hello, i cannot do 10 b and c, the image above shows how much ive gotten done, for b) im not sure how to even start or how i can work through this problem; never seen it before
Lets look at b)
2x/(x^3 +x^2 - 6x) - (x-8)/(x^2 - 5x - 24)
= 2x/[x*(x^2 + x - 6)] - (x-8)/[(x-8)(x+3)]
= 2/[x^2 + x - 6] - 1/(x+3)
= 2/[(x+3)(x-2)] - 1/(x+3)
= 2/[(x+3)(x-2)] - (x-2)/[(x-2)(x+3)]
= (4 - x)/[(x+3)(x-2)] (since 2 - x + 2 = 4 - x).
Deal with the "biggest" fraction by working on its numerator, then working on its denominator.
How could you simplify $\displaystyle \displaystyle \begin{align*} \frac{3}{2} + \frac{3}{t} \end{align*}$? How would you simplify $\displaystyle \displaystyle \begin{align*} \frac{t}{t + 6} - \frac{1}{t} \end{align*}$?
It's not $\displaystyle \displaystyle \begin{align*} \frac{3t(6)}{2t} \end{align*}$, I can see you're trying to apply a rule $\displaystyle \displaystyle \begin{align*} \frac{a}{b} + \frac{c}{d} = \frac{ad + bc}{bd} \end{align*}$ without really understanding what's going on (and messing up the numerator).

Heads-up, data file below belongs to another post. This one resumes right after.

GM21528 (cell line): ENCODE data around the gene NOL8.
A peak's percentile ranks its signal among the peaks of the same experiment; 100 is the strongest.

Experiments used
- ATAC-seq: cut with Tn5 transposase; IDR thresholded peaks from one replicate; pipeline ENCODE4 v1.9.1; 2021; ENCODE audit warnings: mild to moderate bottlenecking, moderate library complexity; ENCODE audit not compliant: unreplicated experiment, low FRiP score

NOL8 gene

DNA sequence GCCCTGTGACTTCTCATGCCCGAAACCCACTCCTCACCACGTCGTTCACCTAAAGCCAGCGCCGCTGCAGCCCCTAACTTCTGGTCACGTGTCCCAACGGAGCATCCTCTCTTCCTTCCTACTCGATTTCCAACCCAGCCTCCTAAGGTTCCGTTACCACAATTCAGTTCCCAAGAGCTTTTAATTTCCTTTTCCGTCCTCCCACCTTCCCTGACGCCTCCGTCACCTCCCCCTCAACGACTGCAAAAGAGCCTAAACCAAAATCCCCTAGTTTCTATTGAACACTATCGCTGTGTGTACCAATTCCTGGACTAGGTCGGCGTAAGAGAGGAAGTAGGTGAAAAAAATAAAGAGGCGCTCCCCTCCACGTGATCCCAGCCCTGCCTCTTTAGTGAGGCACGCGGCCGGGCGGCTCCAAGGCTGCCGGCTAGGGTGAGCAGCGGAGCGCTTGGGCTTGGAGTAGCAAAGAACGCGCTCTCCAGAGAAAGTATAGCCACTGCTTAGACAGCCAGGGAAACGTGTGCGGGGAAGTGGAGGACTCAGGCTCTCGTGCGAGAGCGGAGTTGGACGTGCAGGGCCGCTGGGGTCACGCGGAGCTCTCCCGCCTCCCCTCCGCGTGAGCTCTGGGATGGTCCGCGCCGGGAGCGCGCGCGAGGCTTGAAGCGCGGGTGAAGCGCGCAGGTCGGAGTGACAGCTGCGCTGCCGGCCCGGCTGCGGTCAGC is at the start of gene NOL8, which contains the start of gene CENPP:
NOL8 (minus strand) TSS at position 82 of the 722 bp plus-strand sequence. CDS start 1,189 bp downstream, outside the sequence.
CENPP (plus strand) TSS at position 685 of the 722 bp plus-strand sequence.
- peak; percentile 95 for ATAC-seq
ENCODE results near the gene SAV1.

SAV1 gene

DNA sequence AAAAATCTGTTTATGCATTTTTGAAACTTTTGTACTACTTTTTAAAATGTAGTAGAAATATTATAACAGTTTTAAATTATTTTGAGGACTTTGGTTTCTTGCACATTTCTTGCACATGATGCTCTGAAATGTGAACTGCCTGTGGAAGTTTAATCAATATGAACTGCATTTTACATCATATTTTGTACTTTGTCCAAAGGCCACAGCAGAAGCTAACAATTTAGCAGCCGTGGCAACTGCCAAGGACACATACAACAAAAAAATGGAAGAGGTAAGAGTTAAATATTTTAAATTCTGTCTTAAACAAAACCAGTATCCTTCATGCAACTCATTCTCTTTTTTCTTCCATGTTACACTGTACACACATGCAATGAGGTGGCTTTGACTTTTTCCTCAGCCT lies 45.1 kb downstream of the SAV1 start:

To add two fractions, you need a common denominator. In the first your denominator is 2, and in the second your denominator is t. So the common denominator is 2t. Whatever you do to the bottom of each fraction to get the common denominator, you need to do to the top as well. You're really multiplying each fraction by a cleverly disguised 1, because when you multiply by 1, your number remains the same. So
$\displaystyle \displaystyle \begin{align*} \frac{3}{2} + \frac{3}{t} &= \frac{3}{2} \cdot \frac{t}{t} + \frac{3}{t} \cdot \frac{2}{2} \textrm{ (do you see how each of these fractions I've multiplied by is really 1?)} \\ &= \frac{3t}{2t} + \frac{6}{2t} \\ &= \frac{3t + 6}{2t} \end{align*}$